Many have called for centralizing processes for device approval in the EU, similar to the way in which approval is accomplished with the FDA; this would facilitate standardization of regulations, decrease variance of pricing and processes, restrict questionable practices by the NBs, and reduce conflicts of interest in the approval process. But the price for standardization would likely be increased cost, increased time to approval, and decreased flexibility for industry. Industry has responded vigorously to proposals to tighten regulations and processes, calling them “Kafkaesque” and “harmful to patients” (44).
Recognizing a common goal of patient safety, in the wake of the 2012 vigilance legislation, the EMA and the FDA announced a program of collaboration to reinforce efforts in medication safety by holding regular teleconference meetings to discuss “areas that have been identified as requiring an intensified exchange of information and collaboration” (83).
A 2012 proposal for amendments to the EC’s regulations on medical devices (37,84) that would involve the EMA in device regulation and final review after NB approval and before release, tighten quality controls over NBs and require stricter clinical evidence for device approval, among other changes. The measure has been the subject of ongoing debate, and initial hopes for adoption of new rules by 2014 were not met. It remains to be seen whether they will be passed by the end of 2017.
Globally, the largest share of medical DADs are investigated and approved in the United States and in the EU. Although the regulatory processes in the United States and Europe share common goals and have many similarities, the different histories of DAD regulation in both regions contribute to significant regulatory dissimilarities. Whereas the FDA was founded as a centralized consumer protection agency, the current European systems were driven out of a need to standardize commercial rules across the European member states. As a result, the FDA is sometimes seen as overplaying safety concerns at the cost of commercial enterprise, whereas the European systems are sometimes characterized as being primarily concerned with preserving commercial interests to the detriment of patient safety. Despite assertions that drugs are approved more slowly in the United States, analysis indicates that they actually reach the public more quickly in the United States than Europe. Whether there is a true “device lag” between Europe and the United States is less clear. Nevertheless, device safety concerns and device failures on both sides of the “pond” have lead both the United States and EU to seek greater mutual cooperation, and to explore tightening regulation regarding device approvals. Legislative efforts in both the United States and EU are currently underway to promote transparency and mutual standardization of DAD approval processes.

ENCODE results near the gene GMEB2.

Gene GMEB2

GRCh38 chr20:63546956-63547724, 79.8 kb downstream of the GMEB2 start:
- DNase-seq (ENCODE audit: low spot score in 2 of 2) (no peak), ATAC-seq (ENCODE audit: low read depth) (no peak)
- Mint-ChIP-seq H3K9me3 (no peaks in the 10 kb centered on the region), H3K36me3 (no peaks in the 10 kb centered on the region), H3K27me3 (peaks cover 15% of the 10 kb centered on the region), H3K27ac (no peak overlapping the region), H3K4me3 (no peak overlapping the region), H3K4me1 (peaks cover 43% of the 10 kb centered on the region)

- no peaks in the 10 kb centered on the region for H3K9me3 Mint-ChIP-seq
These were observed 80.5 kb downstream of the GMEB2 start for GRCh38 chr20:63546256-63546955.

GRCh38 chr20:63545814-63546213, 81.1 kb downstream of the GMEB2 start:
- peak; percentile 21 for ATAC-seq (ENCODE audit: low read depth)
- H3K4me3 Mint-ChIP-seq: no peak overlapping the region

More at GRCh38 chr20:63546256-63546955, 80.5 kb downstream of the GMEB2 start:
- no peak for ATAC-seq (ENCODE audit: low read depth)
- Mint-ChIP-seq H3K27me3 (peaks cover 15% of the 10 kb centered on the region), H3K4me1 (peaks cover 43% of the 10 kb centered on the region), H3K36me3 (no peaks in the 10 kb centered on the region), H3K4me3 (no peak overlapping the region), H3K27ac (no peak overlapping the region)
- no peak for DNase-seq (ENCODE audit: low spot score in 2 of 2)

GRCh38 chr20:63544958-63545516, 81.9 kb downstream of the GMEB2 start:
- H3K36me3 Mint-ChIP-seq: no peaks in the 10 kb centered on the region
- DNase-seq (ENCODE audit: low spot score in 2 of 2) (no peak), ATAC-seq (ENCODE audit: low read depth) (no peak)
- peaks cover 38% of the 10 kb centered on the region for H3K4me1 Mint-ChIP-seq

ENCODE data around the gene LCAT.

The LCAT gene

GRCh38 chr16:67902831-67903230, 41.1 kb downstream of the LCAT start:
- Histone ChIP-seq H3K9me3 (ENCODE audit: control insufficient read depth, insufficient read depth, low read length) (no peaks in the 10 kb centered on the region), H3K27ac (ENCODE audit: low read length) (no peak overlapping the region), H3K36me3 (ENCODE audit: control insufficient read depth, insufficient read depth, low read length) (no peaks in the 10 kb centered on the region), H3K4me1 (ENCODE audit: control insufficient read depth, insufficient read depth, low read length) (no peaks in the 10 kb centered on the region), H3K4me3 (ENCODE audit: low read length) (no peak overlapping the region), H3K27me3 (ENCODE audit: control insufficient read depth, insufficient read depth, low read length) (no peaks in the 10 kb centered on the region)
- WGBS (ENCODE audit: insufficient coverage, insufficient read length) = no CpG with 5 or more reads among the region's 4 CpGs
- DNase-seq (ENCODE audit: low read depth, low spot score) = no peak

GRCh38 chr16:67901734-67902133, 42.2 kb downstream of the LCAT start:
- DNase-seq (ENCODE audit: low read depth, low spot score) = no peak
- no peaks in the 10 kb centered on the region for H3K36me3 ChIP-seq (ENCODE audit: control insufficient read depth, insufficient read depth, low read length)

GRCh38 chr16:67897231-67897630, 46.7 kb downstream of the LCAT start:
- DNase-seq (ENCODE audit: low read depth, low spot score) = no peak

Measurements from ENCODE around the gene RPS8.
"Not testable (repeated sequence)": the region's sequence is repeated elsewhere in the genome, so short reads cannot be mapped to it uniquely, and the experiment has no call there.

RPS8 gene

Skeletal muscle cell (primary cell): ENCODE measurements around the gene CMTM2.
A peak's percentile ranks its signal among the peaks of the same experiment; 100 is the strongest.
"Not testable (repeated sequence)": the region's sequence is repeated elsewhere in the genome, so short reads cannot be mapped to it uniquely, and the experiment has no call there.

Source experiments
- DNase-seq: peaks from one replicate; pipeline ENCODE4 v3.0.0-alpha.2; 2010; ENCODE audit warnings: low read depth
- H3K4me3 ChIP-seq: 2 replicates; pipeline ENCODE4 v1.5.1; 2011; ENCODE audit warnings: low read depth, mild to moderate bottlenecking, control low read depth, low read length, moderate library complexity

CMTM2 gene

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Dr. Van Norman has received financial support from the American College of Cardiology.